The National Earth System Prediction Capability (ESPC) aims to improve earth system prediction from sub-seasonal to decade scales, with an emphasis on “seamless” prediction. Yet, our understanding of the weather-climate connection, especially in a changing climate, is still in its infancy. For example, it is not clear what weather patterns are responsible for dry spells and heat waves during the warm season over the continental United States (US), and which of these patterns are responsible for extreme droughts and stronger and longer fire season? How do decadal climate variability and anthropogenic forced climate change affect the intensity and frequency of extreme fire weather?
In this seminar, I will report on our recent and ongoing studies to explore these questions through machine learning approaches. To assess the influence of weather patterns on droughts and fire weather, we use multivariate Self-Organization Map to characterize the weather patterns responsible for dry and wet spells, their associated atmospheric thermodynamic condition and moisture transport, and their contributions to warm season droughts and decadal variability of the land surface aridity and fire weather. We also use a constructed flow analogue approach to determine the relative influence of natural climate variability and anthropogenic forced change on the increase of heatwaves and fire weather in recent decades over the Western US, including those that contributed to the 2020 August Camp Fire, California’s largest wildfire on record.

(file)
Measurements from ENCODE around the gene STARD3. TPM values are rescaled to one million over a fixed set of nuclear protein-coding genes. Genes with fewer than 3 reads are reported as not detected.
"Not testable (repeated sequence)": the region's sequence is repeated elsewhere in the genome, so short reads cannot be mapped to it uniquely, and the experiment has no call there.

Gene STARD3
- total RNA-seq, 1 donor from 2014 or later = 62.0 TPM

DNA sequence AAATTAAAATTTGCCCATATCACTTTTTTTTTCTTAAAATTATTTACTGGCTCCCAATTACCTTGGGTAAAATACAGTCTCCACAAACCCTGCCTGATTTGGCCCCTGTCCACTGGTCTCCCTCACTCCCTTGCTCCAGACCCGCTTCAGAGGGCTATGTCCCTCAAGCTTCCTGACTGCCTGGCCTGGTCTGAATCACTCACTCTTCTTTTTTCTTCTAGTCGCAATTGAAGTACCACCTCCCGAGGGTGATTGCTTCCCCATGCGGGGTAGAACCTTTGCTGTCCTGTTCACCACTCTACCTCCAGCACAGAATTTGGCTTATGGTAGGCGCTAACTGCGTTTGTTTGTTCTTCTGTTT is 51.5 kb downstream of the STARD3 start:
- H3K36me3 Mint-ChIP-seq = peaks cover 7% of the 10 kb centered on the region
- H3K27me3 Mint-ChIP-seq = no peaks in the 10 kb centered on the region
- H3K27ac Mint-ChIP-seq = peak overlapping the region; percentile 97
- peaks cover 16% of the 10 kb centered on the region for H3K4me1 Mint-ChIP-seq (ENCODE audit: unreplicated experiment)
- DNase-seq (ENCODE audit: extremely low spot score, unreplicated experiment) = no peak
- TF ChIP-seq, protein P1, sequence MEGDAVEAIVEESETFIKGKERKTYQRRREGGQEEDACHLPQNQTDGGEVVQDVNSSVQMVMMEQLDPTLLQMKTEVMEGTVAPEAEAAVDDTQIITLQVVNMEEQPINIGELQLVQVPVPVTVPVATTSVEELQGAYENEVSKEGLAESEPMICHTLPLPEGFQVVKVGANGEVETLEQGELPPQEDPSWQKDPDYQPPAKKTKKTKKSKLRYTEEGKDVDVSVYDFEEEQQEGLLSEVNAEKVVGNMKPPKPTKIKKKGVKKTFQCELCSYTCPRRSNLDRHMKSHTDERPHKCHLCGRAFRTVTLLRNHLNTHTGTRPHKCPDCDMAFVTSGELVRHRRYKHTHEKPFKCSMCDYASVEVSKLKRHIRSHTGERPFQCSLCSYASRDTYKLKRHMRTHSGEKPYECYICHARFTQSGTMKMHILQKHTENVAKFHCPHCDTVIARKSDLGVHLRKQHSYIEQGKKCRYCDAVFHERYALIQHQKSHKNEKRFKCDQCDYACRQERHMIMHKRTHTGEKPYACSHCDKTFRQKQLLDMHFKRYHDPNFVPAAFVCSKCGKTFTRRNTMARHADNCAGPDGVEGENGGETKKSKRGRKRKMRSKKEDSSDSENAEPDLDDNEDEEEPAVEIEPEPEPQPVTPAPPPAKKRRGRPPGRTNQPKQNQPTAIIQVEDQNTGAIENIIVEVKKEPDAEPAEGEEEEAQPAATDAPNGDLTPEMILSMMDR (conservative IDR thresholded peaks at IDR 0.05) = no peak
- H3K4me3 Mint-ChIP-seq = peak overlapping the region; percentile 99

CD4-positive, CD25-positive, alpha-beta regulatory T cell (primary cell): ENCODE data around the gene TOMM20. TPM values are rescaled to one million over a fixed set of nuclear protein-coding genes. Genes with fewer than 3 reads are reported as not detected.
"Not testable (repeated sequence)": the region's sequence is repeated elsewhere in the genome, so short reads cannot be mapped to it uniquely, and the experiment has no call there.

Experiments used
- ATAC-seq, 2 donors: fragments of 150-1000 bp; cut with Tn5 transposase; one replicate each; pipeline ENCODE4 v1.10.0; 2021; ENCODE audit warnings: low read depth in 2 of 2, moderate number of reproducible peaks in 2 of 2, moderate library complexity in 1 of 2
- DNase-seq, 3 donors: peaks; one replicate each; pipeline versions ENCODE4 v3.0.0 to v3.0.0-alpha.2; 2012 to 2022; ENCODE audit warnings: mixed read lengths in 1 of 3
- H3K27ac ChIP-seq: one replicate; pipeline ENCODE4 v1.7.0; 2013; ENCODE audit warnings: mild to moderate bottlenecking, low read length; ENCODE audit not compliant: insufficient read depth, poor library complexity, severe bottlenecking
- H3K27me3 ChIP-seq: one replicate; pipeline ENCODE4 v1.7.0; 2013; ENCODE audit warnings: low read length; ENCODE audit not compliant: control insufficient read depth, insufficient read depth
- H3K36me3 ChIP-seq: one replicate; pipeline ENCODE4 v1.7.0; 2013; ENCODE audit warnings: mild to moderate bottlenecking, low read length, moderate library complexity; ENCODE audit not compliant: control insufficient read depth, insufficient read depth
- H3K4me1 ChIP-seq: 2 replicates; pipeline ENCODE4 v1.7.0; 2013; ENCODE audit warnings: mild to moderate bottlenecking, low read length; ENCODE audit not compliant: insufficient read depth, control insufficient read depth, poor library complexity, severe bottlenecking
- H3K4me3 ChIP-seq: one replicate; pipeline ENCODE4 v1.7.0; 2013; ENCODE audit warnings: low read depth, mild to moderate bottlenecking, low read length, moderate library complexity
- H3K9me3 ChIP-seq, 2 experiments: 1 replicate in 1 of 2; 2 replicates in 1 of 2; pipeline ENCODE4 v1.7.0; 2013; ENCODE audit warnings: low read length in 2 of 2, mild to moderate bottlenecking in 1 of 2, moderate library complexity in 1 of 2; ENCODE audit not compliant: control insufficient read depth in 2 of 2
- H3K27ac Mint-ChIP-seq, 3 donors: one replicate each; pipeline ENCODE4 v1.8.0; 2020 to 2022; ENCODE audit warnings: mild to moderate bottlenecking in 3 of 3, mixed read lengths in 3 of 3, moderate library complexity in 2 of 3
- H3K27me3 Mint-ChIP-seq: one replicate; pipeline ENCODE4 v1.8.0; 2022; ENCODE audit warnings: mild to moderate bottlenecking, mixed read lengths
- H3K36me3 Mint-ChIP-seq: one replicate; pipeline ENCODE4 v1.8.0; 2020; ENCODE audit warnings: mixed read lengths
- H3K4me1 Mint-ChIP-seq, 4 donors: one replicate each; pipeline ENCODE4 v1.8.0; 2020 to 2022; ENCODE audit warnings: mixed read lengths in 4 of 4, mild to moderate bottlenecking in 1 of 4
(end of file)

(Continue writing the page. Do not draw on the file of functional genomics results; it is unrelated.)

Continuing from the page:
The analyses suggest that, although many weather patterns can contribute to dry spells and moderate droughts, extreme droughts are largely caused by an increased frequency and persistence of a few leading weather patterns that are responsible for strong dry spells climatologically. Thus, understanding the causes behind the changes of these few weather patterns is central to determining predictability of the extreme droughts. On the other hand, for the same weather patterns, the probability distributions of surface temperature and vapour pressure deficit (VPD) in the recent decades have changed significantly over the western US, leading to a higher probability of heatwaves and fire weather, compared to earlier decades. Consequently, at least two-thirds of the increase in fire weather over the western US during recent decades is attributable to climate change, whereas only one-third or less of the increase in fire weather is attributable to changing weather patterns. Thus, climate variability and changes can have a significant impact on weather and sub-seasonal forecasts.